Architects for Urban Aging – 3

Why wait seventeen years? The second 2030 scenario in Silver Linings: The Active Third Age and The City is real in 2013. Intergenerational living. Likely research findings in Canada wouldn’t be far off from the UK, when this RIBA report states that 73% of 50-somethings expect to be carers for a family member when they become third-agers.

Pick up on any conversation today and someone you know will say that not only are they looking after their 82 year parent, but they also have a 24 year old at home in some co-dependence – and in some cases child minding or parenting their grandchildren. Is this just one of the multi-complex descriptors of an “active” third-ager”?

Silver Linings quote: “Many Third-agers in 2030 are struggling on inadequate retirement incomes… and ever tighter familial interdependency is being forged in some quarters, with increasing numbers of extended families living under one roof…”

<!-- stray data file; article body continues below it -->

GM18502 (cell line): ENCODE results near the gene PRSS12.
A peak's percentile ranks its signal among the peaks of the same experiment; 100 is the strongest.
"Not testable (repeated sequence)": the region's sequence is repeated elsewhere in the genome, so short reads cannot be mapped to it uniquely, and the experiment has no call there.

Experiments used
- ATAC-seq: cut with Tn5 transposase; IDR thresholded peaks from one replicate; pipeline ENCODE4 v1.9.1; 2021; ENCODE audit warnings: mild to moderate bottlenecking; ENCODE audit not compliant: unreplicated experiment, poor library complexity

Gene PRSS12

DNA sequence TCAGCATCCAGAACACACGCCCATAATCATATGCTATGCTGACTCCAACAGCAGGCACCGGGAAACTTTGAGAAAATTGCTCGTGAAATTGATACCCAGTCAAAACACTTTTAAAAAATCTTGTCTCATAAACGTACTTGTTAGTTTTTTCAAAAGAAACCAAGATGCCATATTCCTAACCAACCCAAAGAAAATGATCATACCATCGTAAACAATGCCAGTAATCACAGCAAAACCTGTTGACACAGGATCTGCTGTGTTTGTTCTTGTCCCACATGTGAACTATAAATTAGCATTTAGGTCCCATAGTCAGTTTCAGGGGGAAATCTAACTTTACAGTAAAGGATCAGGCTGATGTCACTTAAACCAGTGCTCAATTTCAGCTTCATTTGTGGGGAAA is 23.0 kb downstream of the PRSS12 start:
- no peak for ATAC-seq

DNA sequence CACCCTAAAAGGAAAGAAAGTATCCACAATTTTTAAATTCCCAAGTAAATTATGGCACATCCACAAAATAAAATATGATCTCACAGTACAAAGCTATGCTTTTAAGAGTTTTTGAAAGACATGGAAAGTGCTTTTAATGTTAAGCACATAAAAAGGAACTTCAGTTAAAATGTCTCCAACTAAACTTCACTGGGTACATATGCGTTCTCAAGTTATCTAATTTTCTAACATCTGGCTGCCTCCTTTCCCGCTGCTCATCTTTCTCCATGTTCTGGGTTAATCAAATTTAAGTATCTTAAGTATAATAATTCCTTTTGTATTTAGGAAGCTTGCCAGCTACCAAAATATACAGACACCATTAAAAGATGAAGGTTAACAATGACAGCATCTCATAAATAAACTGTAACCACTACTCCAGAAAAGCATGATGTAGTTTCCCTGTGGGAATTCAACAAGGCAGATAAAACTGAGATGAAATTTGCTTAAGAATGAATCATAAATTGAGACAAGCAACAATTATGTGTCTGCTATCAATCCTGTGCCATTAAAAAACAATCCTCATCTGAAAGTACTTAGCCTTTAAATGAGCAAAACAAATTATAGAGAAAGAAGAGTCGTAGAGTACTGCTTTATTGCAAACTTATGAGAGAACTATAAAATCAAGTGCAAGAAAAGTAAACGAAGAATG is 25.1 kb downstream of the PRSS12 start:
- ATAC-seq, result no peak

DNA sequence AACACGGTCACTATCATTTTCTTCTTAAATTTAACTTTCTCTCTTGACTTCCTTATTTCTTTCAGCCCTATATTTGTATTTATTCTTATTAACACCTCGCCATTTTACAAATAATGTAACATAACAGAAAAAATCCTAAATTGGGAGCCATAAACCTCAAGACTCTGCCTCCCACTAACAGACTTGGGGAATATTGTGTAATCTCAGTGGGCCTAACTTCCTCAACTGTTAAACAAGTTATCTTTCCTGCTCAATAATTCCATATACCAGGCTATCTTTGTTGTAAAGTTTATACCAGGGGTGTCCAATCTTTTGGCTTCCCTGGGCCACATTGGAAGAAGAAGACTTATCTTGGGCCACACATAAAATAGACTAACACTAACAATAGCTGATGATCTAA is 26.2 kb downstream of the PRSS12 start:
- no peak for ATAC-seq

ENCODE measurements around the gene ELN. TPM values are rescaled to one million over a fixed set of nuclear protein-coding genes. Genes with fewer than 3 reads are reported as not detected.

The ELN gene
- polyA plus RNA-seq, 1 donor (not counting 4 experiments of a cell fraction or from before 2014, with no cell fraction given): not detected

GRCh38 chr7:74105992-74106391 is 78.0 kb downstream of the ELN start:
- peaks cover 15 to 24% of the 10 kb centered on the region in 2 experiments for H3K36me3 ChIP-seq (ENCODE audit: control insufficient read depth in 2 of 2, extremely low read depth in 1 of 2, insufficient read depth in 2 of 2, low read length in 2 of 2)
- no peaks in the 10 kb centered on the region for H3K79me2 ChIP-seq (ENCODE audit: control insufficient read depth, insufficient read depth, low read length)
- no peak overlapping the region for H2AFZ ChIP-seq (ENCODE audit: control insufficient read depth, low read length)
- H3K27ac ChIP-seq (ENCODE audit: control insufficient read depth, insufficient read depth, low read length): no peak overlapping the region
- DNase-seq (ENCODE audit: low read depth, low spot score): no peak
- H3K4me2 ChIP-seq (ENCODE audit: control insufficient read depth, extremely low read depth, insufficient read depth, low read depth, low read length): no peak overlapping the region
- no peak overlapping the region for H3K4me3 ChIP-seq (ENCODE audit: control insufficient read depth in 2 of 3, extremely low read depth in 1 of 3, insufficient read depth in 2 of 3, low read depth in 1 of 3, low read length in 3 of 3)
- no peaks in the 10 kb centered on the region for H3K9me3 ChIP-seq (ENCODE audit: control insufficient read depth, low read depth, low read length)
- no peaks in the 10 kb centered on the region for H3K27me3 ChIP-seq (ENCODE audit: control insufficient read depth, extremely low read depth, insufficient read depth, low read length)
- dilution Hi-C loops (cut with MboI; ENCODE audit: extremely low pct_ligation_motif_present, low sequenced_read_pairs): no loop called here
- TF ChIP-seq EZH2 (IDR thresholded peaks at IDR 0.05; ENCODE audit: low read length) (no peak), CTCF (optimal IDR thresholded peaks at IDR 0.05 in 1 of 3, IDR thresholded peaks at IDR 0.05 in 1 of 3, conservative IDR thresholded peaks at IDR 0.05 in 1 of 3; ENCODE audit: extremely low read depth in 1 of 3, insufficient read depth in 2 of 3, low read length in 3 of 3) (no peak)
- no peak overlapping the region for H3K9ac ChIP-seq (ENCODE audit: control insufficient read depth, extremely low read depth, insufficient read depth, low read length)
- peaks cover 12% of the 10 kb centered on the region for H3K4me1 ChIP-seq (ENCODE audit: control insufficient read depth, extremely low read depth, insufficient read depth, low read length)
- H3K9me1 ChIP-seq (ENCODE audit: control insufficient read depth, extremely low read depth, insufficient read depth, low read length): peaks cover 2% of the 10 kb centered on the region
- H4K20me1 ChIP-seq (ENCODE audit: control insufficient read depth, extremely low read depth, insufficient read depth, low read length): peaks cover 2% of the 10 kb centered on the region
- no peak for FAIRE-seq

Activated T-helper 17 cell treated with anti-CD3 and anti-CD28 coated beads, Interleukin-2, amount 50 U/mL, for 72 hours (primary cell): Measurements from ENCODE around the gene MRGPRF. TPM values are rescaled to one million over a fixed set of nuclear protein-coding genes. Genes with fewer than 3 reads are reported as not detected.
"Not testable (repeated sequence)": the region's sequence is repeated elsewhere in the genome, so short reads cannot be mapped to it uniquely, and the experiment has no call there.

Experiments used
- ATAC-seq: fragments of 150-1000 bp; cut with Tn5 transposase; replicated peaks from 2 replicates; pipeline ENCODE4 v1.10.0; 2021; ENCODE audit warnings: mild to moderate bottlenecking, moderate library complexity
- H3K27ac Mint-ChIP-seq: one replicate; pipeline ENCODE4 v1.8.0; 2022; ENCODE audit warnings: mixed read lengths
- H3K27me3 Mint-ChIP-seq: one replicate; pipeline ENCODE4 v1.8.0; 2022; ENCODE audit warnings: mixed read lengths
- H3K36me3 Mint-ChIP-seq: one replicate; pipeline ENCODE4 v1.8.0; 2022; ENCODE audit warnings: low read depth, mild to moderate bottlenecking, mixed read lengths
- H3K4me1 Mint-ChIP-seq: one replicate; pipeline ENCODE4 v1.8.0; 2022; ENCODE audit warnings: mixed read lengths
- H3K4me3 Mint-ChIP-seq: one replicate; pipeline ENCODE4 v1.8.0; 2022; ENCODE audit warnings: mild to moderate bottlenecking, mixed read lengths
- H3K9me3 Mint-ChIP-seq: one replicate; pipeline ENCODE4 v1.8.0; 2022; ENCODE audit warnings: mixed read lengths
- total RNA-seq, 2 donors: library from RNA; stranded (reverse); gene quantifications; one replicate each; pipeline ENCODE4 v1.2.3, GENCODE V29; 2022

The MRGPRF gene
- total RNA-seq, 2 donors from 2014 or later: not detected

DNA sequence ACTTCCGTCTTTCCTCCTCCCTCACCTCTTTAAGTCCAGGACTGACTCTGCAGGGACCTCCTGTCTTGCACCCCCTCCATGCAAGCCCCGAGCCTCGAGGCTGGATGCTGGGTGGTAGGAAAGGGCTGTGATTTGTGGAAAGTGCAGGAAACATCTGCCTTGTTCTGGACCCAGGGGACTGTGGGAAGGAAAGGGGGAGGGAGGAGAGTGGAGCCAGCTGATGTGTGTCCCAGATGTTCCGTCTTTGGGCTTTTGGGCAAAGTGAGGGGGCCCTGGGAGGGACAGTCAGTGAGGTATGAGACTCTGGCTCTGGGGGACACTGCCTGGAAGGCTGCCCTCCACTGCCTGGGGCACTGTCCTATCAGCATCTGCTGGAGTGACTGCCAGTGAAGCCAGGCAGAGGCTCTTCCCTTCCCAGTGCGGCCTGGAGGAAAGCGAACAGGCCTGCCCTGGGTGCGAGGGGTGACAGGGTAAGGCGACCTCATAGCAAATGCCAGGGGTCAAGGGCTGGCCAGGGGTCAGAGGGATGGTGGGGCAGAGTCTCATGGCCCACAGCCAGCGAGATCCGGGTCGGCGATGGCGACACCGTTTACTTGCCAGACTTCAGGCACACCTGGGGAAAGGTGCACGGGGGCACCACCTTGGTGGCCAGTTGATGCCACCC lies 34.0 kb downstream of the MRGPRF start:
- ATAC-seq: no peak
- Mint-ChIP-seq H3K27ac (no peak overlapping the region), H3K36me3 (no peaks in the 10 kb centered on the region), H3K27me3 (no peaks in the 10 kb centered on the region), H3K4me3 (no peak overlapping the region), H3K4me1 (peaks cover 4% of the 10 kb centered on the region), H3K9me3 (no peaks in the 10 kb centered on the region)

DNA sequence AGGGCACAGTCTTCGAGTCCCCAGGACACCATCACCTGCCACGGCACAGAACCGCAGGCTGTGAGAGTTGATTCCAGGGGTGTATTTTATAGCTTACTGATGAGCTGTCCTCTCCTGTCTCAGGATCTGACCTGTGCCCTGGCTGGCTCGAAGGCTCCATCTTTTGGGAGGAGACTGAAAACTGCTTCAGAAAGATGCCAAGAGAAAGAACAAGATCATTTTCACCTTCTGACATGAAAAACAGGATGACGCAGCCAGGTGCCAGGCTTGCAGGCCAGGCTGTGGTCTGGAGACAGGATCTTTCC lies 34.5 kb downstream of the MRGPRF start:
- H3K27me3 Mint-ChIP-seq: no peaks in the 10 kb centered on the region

If we’re reacting awkwardly in conversation to this scenario now in 2013, which we are – can you imagine how ordinary this way of living will be by 2030? By then a current third-ager of 63 will be an 80 year old fourth-ager.

So where, how and whoever we live with in this future may not be as we currently imagine. Modifying an existing home or downsizing to another; we get that. Building elder care cell blocks; we get that too. How ready are we for communal shared services models? What does that do to our notions of property and privacy?  

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